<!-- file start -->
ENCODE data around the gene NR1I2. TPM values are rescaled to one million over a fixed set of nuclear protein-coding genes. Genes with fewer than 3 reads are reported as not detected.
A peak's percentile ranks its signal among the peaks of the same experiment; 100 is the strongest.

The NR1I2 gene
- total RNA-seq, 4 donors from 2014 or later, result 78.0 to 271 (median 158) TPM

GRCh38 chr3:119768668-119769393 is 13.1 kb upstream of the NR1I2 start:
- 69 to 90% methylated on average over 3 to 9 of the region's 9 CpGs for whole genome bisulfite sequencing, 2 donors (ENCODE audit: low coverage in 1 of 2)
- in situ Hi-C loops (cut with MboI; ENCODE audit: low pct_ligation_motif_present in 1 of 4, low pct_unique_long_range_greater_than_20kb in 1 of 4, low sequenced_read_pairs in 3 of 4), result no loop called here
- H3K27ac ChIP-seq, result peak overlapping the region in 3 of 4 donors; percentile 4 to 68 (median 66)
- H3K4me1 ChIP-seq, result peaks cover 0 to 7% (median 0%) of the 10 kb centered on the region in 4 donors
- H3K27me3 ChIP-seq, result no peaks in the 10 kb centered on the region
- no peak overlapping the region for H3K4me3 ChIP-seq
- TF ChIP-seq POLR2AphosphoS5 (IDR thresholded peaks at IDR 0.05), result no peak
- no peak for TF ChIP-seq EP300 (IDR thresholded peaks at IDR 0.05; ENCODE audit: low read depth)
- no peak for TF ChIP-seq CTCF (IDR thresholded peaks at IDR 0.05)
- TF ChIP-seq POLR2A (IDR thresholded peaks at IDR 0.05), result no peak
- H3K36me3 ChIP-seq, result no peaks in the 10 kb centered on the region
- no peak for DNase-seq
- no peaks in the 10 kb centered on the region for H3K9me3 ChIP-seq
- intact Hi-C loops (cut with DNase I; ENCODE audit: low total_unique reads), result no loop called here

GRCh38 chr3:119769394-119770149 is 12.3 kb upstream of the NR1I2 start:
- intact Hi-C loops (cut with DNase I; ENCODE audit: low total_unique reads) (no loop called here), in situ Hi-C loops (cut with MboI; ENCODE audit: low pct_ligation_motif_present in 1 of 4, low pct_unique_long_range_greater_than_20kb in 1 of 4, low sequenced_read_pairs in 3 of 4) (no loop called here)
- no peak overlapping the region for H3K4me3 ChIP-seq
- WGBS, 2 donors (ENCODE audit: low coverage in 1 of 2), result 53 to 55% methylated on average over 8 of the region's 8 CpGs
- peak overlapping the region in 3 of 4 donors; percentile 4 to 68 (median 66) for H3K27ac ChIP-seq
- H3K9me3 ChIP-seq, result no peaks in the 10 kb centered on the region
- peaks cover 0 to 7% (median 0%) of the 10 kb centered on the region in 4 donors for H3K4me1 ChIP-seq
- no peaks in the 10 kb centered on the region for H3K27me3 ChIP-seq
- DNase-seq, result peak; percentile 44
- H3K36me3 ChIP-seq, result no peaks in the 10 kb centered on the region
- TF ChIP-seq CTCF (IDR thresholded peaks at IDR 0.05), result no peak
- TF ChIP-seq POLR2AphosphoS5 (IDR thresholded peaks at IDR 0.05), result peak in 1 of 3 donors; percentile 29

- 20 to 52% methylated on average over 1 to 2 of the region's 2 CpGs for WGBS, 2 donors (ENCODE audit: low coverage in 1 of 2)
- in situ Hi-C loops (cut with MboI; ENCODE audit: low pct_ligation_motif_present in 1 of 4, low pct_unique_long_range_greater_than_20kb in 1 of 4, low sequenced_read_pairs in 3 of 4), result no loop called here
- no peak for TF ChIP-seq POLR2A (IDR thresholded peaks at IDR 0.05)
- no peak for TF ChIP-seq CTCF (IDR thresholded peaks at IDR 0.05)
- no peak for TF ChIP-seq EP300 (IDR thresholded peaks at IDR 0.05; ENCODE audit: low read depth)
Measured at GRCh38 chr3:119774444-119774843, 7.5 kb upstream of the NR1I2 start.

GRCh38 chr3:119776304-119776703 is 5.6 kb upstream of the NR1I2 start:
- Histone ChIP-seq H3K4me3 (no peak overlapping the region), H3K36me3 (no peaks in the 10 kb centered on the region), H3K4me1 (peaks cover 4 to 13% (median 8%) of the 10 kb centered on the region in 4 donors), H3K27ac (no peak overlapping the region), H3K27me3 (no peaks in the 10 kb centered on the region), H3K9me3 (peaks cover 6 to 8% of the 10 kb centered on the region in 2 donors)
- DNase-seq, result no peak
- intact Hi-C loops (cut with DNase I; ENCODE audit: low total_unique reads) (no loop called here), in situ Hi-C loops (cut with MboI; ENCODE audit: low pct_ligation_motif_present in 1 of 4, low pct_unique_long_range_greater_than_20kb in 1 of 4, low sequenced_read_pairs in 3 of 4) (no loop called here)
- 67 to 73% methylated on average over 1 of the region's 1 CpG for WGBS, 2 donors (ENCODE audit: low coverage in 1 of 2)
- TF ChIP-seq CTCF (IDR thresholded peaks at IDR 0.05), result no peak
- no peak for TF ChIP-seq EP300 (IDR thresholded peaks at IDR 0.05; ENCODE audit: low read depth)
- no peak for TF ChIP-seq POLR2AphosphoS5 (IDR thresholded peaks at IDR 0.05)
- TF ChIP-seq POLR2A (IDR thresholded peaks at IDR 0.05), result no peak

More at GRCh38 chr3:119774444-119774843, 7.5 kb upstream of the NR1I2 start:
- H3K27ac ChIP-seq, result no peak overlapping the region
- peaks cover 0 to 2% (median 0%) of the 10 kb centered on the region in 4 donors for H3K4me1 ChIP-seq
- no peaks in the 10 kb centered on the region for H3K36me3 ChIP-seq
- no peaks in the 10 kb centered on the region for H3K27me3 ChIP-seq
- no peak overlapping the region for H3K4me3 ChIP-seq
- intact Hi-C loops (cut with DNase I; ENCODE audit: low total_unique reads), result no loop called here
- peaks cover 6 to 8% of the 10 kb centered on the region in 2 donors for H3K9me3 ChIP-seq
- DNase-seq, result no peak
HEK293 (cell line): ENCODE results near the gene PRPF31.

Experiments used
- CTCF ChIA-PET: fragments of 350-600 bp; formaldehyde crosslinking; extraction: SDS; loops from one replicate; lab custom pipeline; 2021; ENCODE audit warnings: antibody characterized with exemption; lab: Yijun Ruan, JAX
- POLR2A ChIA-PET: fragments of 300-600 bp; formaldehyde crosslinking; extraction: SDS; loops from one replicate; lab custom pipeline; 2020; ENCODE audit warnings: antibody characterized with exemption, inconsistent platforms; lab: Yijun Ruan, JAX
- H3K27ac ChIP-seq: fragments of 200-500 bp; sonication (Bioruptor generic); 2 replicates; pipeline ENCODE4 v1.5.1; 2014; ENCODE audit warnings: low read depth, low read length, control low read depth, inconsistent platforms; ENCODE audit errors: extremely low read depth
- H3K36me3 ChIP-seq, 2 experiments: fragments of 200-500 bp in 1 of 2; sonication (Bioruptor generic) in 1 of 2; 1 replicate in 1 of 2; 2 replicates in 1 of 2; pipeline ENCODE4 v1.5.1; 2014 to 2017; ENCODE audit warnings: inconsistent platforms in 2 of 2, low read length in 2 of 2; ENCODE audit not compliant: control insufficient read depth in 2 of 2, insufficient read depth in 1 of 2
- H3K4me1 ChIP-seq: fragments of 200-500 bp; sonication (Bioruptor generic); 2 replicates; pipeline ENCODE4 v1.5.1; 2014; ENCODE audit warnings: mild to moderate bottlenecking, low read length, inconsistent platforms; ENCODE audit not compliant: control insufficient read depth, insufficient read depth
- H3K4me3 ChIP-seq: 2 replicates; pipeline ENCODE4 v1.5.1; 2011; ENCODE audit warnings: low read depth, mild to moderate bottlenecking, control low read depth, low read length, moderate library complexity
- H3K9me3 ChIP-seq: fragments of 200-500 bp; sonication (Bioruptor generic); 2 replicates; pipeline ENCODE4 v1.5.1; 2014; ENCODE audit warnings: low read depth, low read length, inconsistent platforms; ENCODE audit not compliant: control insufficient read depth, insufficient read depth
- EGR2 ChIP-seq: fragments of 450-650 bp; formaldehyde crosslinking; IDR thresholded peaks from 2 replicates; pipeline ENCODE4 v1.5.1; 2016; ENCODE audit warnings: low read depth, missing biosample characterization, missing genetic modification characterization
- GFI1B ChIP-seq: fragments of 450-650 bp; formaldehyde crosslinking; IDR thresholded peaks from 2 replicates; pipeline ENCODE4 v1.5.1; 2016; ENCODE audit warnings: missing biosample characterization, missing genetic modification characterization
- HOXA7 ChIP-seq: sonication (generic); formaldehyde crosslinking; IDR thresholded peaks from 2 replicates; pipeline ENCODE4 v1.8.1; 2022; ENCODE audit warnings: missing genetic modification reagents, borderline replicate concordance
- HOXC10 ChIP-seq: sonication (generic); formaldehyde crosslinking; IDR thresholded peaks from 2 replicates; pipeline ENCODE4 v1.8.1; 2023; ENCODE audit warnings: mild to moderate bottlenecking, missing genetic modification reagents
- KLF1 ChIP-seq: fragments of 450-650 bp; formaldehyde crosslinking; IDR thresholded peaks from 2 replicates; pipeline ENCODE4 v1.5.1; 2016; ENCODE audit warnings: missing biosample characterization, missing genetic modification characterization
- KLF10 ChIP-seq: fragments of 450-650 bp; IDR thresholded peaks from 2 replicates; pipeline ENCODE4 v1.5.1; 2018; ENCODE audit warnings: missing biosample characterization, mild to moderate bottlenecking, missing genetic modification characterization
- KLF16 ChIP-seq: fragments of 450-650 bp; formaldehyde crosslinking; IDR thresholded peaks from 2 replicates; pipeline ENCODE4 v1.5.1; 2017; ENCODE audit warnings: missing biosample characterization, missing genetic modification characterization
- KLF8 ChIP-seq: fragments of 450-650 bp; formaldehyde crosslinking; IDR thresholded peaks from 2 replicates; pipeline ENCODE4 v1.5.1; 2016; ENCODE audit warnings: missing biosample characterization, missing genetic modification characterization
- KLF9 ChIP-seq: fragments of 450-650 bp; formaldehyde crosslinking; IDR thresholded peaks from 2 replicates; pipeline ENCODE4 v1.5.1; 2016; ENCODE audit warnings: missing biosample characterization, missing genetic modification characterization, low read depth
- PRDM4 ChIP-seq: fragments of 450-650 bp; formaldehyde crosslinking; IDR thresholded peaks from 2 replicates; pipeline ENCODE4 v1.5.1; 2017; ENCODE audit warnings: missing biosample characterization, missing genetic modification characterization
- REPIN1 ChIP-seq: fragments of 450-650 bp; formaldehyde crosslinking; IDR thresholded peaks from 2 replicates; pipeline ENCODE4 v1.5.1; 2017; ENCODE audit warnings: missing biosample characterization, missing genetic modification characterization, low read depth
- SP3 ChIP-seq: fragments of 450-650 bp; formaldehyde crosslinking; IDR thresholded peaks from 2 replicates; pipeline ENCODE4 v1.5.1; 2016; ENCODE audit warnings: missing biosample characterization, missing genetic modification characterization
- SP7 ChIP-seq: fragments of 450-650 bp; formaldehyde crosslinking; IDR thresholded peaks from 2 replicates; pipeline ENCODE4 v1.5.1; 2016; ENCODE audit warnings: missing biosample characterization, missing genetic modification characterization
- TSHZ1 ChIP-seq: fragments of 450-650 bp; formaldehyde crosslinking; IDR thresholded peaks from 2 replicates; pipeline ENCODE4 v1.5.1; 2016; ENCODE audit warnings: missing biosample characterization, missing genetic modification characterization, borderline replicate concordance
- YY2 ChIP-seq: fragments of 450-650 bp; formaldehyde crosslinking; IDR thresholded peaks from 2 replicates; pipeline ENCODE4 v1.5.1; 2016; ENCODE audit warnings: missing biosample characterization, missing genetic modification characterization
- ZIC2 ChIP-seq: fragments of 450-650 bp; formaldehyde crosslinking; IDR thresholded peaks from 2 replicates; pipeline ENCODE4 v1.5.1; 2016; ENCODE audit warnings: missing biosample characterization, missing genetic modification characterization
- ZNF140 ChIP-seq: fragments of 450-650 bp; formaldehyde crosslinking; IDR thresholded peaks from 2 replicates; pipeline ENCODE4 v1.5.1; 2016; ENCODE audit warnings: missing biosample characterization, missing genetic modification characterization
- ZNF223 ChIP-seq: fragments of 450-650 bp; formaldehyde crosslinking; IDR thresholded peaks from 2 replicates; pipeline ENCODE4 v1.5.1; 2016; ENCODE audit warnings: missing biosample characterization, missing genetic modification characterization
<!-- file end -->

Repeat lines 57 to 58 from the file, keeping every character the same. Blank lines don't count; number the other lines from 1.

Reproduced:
Experiments used
- CTCF ChIA-PET: fragments of 350-600 bp; formaldehyde crosslinking; extraction: SDS; loops from one replicate; lab custom pipeline; 2021; ENCODE audit warnings: antibody characterized with exemption; lab: Yijun Ruan, JAX